Covid-19: Temporary Non-Use Won’t Make Rental Lease Void, Delhi High Court Says
Rent would be payable by tenants who wish to retain the premises and where the contract doesn’t explicitly provide for suspension of monthly charges, the Delhi High Court has held.
The question as to whether the lockdown would entitle tenants to claim waiver or exemption from payment of rent or suspension of rent, is bound to arise in thousands of cases across the country, the court noted. And so, even though the facts of the case didn’t require it to, the court pointed to potential commercial lease agreements where disputes are likely to arise as a result of Covid-19.
The Delhi High Court enunciated the principle for four situations:
- Where a contract has contemplated force majeure situations that could lead to relief on payment of rent.
- Where the contract has no force majeure clause.
- Where no contract exists.
- And, where there is a profit-sharing agreement.
For the first kind, if the contract contains a clause providing for some sort of waiver or suspension of rent, only then the tenant could claim the same, the court has pointed out. Depending on the wording of force majeure clause, the tenant may be able to claim that the contract has become void and surrender the premises. In the absence of any such explicit language in the contract, tenants will be liable to pay rent.
Most force majeure clauses in lease agreements have some deviation or the other, Sajit Suvarna, head of real estate practice at DSK Legal, told BloombergQuint. The language ranges from a pandemic, to the premises being unfit for use even temporarily and some are fairly broad to say, if the premises become uninhabitable.
There’s a difference between premises being uninhabitable versus the same being inaccessible. So the outcome in each case could be different depending on what the agreement provides for. These kind of nuances will determine whether any relief can be granted.Sajit Suvarna, Partner, DSK Legal
There could also be contracts that don’t have a force majeure clause- that’s the second kind. Such agreements will be governed by the principle of frustration of contracts, the order said. Relying on precedents laid down by the Supreme Court, single judge bench of Justice Prathiba Singh held that this principle won’t apply to lease agreements.
…a lease is a completed conveyance though it involves monthly payment and hence, section 56 [Frustration of Contract] cannot be invoked to claim waiver, suspension or exemption from payment of rent.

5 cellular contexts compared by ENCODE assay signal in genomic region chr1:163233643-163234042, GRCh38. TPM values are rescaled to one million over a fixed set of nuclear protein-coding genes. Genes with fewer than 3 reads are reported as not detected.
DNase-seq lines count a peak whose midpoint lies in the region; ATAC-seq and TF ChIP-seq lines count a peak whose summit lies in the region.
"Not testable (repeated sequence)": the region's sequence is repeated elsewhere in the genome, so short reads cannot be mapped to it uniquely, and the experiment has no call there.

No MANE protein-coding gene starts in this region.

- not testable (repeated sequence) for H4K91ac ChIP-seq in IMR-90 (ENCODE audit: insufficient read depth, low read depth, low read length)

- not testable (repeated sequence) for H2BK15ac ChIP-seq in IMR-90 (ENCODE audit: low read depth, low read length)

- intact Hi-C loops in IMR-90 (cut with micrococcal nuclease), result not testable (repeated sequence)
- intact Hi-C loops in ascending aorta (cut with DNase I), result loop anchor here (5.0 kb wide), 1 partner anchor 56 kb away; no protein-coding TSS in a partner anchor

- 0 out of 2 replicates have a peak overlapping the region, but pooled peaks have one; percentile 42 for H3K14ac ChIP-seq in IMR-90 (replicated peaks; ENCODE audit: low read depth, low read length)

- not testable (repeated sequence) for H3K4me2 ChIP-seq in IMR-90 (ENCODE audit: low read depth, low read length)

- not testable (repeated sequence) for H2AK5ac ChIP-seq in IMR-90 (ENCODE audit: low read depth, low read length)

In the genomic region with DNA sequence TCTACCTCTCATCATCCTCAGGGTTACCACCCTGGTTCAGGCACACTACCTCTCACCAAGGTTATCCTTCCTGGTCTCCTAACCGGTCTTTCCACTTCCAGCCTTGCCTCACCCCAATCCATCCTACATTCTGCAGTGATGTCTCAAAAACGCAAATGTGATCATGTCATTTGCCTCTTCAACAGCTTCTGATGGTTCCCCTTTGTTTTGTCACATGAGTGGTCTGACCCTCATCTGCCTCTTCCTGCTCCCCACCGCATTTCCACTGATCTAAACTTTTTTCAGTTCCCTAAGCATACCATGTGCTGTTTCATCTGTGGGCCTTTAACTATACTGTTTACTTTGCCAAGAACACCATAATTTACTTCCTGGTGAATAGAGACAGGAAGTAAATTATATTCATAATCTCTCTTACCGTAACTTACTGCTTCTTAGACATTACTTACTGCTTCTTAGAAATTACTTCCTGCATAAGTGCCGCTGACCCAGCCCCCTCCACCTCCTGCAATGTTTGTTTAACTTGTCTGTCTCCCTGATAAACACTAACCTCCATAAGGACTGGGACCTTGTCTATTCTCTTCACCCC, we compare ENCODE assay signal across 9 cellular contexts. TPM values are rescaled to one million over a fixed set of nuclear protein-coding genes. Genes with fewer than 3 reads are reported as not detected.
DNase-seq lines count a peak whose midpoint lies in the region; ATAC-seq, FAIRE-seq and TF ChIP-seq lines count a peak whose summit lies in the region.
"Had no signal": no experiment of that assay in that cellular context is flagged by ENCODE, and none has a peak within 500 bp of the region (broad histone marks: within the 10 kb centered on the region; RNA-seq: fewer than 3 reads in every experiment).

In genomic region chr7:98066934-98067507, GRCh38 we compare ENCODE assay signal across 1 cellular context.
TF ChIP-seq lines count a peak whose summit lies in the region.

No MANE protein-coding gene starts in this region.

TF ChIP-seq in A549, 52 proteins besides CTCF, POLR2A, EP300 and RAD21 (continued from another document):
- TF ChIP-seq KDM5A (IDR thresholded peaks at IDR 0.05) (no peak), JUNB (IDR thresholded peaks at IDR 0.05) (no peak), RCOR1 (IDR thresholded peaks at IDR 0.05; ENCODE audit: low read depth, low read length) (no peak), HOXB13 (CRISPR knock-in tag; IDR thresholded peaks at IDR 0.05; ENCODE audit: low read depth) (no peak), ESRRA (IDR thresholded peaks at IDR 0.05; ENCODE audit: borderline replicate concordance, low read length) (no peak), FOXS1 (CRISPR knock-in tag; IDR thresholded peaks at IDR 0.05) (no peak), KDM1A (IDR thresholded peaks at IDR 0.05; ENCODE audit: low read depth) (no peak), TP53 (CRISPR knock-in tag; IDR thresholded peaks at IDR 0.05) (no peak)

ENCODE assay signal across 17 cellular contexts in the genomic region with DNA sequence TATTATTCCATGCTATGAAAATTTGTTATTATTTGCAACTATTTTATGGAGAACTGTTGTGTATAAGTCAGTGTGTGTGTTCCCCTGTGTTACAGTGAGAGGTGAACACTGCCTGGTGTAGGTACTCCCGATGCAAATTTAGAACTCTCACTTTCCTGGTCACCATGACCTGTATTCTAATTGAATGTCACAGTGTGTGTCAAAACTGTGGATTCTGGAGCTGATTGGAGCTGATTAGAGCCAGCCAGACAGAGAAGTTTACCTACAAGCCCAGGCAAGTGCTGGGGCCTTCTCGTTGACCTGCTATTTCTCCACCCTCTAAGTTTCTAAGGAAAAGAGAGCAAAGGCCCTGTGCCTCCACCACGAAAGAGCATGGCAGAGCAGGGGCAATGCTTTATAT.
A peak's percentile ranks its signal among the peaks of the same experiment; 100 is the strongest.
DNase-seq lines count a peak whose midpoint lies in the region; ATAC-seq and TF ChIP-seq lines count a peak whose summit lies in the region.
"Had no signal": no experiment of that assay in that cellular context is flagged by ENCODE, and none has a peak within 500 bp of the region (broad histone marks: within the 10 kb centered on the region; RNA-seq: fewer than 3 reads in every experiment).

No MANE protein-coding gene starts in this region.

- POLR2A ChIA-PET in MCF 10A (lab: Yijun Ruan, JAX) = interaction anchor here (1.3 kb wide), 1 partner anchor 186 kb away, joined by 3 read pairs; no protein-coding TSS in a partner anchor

Delhi High Court Order
The court has rightly said that frustration means that the contract has become impossible to perform, independent advocate Sitesh Mukherjee said.
Lockdown at worst may last for a few months, and so longer-term contracts such as those for construction of infrastructure projects like roads, power plants, or even long-term commercial leases, etc. would be difficult to bring into its ambit.Sitesh Mukherjee, Advocate
It would be difficult to argue frustration in cases of long-term contract on account of a limited period of disruption in performance of obligations by parties, he added.
But, there could be a third scenario where there is no contract between a landlord and tenant. In such cases, the provisions of Transfer of Property Act would apply, the court said. But for a successful force majeure argument under this law, there has to be complete destruction of the property. The destruction caused by the force majeure event must be permanent in nature.
And finally, where profit-sharing arrangement exists for monthly payment on the basis of sales turnover, relief to the tenant will be strictly in terms of the clause. The tenant could claim that there were no sales, no profits and thus the monthly payment is not liable to be made.
“Thus, the entitlement of the client in such a situation is not governed by any overriding force majeure event but by the consequence of the said event, being that there were no sales or profits,” the Delhi High Court ruled.
If none of these four grounds exists, tenants can still seek relief by invoking the court’s equitable jurisdiction, the order said. In this case, on the basis of this power, the court relaxed the payment schedule for the tenant.